Framework for Prepping

I’ve always loved survival stories. It’s fun to see how people face adversity.

Then I started prepping, and, just like that, I was overwhelmed. Each expert, class, or book had great advice for making things work under this circumstance or that. There were ideas on how to run away if necessary, and how to build a compound to run to. It was all very authoritative, and intense.

As a suburban mom of preschoolers, I was more than a little intimidated.

I looked for a unifying framework. Prepare by scenario? Focus on the immediate crisis or the aftermath? How long will the aftermath last – forever? How will I learn all those survival skills?

Then, yesterday, I watched a video on YouTube by Dr. Emily Schoerning of American Resiliency. Her message is: be alert for challenges and opportunities, then let’s get ready!

She suggests three levels of preparedness: three days, three weeks, and three months.

First, get ready to be stuck at home, without help from the grid, for three days. It’s easy to imagine and we probably already have most of the stuff we’ll need. Have extra water, food, baby formula, diapers, flashlights, etc. on hand.

Then think about getting by for three weeks. This takes a bit more forethought. A longer food list, more first-aid supplies, more awareness of what’s most likely to happen in the local neighborhood, city, or region. Create go bags that will be useful whether bugging in or out.

Finally, three months (and longer). At this point, it isn’t about rugged individualism anymore. It’s about surviving as a community. The question is, have you found or built a community ahead of time? How will you contribute to the well-being of your fellow survivors? Preparation at this level is, yes, about having a water source, food, and supplies. It’s also about knowing how to work with folks, playing to your strengths, and supporting theirs. If you’ve already worked with these folks before, all the better.

This is the best strategy I’ve found for organizing my approach to getting ready.

Do you have a framework that really works for you? How do you organize your thoughts around preparing?


  • Comments (3)

    • 2

      “Then I started prepping, and, just like that, I was overwhelmed.”

      Preparing for emergencies doesn’t need to be an overwhelming experience. The best part of this video is the encouragement to be gentle with yourself, while taking basic steps to be better prepared. You can find a list of such steps in our beginner guide.


      “She suggests three levels of preparedness: three days, three weeks, and three months.”

      This is a good breakdown for shelter-in-place situations. And I would consider three weeks of supplies to be unusually well prepared, so give yourself plenty of time to get there if you’re aiming for three months.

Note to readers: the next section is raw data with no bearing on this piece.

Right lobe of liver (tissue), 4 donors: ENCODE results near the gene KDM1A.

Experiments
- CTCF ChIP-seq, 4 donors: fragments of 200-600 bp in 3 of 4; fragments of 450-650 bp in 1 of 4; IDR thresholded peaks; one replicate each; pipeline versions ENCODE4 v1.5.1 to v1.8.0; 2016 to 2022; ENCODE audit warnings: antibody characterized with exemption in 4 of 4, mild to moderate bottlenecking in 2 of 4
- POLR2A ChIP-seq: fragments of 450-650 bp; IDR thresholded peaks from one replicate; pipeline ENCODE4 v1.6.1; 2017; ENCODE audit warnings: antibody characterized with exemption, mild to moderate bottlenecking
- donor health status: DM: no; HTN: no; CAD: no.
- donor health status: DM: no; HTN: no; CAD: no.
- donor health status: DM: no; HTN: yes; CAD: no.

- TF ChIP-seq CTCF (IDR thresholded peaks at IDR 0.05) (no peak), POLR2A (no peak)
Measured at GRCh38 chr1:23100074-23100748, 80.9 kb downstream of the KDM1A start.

Evacuation is a separate topic. It’s good to have plans for where you can go, what to bring, and how to get there. Ideally you would have a pre-packed bag so you can leave quickly if necessary. Doesn’t need to be crazy! Where to go could be a hotel. What to bring could be a wallet and a change of clothes. How to get there could be a car with a full tank of gas.

      When starting out, as this video emphasizes, it’s best to prepare in general ways. As a more advanced step, there is value in preparing for specific scenarios that are particularly likely in your area. Here in Florida, that includes hurricanes and heat waves.

      For all of this, be gentle with yourself. It’s okay to take one small step at a time. It’s okay to have just one more day of supplies than you had last month. It’s okay to have a slightly better evacuation plan than you had last year. It’s okay to ask a neighbor for help, and even better to offer help to someone else. And you have a community here that can help if you have any questions.

    • 3

      Years ago I heard in a podcast (sorry I don’t remember the name!) that you should prepare for when things go wrong, but also for when things go right. I believe the example given was to not spend all your retirement savings stocking up on ammo, but the advice extends to other non extreme situations.

      I think it means balance your life, and don’t let prepping take over. My daughter wanted to take archery lessons and I quickly signed her up, but she also wants to learn to play golf, so I signed her up for that too.

      As another suburban mom, I also have to assess what will work for me and my family and what won’t. We will never have a fully self sufficient homestead. I assess what disasters we’re likely to face – power outages, extreme heat and cold, tornadoes, wildfires, supply shortages – and how to minimize if not fully mitigate them. With my preps I can live more comfortably and if there’s a disaster I can wait patiently for services to be restored.

    • 3

      This is why a lot of professional emergency planners (yes, there are professional emergency planners) refer to pre bang and post bang. Essentially they are breaking a disaster response down into two parts, resilience and recovery. 
      You can plan your resistance to a disaster event in detail but a recovery plan needs to be more flexible as it is a response to something or a series of events that are by their very nature unpredictable.

      Being part of a close established community is a major advantage, a range of skills that compliment each other. People that can care for you when you’re sick or injured (as you can help them in their time of need)

      Without community survival quickly becomes a zero sum game. Hit zero and you’re dead. Community and co-operation are key to long term recovery and survival.